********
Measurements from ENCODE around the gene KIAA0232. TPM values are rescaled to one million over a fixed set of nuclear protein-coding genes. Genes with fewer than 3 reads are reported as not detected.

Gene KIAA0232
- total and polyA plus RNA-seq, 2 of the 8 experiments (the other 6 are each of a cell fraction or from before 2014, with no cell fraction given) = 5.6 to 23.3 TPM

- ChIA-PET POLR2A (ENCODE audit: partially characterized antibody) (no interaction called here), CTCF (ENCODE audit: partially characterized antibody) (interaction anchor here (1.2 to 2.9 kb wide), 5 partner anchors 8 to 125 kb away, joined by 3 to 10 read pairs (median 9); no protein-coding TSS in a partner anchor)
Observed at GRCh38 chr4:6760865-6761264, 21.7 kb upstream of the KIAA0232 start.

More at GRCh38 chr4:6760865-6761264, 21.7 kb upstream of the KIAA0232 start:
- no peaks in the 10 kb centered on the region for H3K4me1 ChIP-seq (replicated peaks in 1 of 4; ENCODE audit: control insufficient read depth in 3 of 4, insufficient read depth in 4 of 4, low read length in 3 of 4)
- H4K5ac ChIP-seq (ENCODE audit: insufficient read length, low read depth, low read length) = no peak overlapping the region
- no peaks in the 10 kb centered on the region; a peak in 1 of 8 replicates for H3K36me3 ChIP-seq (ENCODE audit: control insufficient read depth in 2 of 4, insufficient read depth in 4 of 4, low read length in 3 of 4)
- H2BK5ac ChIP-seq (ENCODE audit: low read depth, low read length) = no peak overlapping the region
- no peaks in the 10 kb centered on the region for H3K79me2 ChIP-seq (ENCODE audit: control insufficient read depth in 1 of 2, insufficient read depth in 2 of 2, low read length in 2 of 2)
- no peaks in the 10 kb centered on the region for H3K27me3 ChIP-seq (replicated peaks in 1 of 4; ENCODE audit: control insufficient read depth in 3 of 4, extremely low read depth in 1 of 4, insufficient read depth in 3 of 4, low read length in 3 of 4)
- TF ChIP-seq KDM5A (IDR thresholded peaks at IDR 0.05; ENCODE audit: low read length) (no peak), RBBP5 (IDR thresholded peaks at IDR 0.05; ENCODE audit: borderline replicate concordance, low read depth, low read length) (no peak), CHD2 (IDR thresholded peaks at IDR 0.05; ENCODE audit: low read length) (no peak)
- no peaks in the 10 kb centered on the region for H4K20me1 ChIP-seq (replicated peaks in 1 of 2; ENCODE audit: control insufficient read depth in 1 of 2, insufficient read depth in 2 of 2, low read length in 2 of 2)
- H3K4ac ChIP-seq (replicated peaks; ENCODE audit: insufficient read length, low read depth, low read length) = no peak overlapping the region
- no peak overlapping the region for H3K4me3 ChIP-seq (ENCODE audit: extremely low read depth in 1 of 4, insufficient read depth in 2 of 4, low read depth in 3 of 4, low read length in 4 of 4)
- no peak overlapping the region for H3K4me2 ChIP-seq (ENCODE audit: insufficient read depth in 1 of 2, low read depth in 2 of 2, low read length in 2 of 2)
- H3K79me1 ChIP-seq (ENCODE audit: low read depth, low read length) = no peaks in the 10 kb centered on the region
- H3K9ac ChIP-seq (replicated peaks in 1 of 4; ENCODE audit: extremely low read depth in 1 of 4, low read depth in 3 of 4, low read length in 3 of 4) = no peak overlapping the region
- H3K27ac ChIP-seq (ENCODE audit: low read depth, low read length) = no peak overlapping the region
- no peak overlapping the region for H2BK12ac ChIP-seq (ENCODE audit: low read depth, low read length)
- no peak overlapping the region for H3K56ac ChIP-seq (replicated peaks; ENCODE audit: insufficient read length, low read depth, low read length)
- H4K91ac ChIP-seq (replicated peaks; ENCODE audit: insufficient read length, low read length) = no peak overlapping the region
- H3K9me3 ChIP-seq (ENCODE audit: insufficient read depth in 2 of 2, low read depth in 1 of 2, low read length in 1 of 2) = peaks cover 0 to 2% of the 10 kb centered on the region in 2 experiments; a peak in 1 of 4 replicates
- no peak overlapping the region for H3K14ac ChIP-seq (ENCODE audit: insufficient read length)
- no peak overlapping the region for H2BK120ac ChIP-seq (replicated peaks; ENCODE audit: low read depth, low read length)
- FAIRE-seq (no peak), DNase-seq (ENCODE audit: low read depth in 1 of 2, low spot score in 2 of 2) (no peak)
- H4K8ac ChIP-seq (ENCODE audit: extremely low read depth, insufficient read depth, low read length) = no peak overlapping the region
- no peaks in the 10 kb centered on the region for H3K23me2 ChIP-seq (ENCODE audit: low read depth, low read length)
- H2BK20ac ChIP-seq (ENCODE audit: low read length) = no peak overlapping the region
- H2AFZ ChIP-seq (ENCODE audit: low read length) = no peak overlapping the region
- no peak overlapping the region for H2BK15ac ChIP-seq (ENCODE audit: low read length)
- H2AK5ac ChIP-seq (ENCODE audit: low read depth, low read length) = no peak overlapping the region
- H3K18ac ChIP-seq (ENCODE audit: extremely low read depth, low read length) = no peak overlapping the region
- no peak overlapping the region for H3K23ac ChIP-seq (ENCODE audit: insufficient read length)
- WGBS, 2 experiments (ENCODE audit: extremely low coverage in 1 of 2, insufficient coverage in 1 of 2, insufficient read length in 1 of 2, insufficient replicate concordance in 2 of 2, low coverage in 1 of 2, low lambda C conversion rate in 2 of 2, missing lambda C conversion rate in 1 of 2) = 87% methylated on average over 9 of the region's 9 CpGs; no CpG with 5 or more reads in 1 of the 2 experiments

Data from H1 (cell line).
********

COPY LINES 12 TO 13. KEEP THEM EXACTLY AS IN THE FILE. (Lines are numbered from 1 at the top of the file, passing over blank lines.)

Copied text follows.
- no peaks in the 10 kb centered on the region for H3K27me3 ChIP-seq (replicated peaks in 1 of 4; ENCODE audit: control insufficient read depth in 3 of 4, extremely low read depth in 1 of 4, insufficient read depth in 3 of 4, low read length in 3 of 4)
- TF ChIP-seq KDM5A (IDR thresholded peaks at IDR 0.05; ENCODE audit: low read length) (no peak), RBBP5 (IDR thresholded peaks at IDR 0.05; ENCODE audit: borderline replicate concordance, low read depth, low read length) (no peak), CHD2 (IDR thresholded peaks at IDR 0.05; ENCODE audit: low read length) (no peak)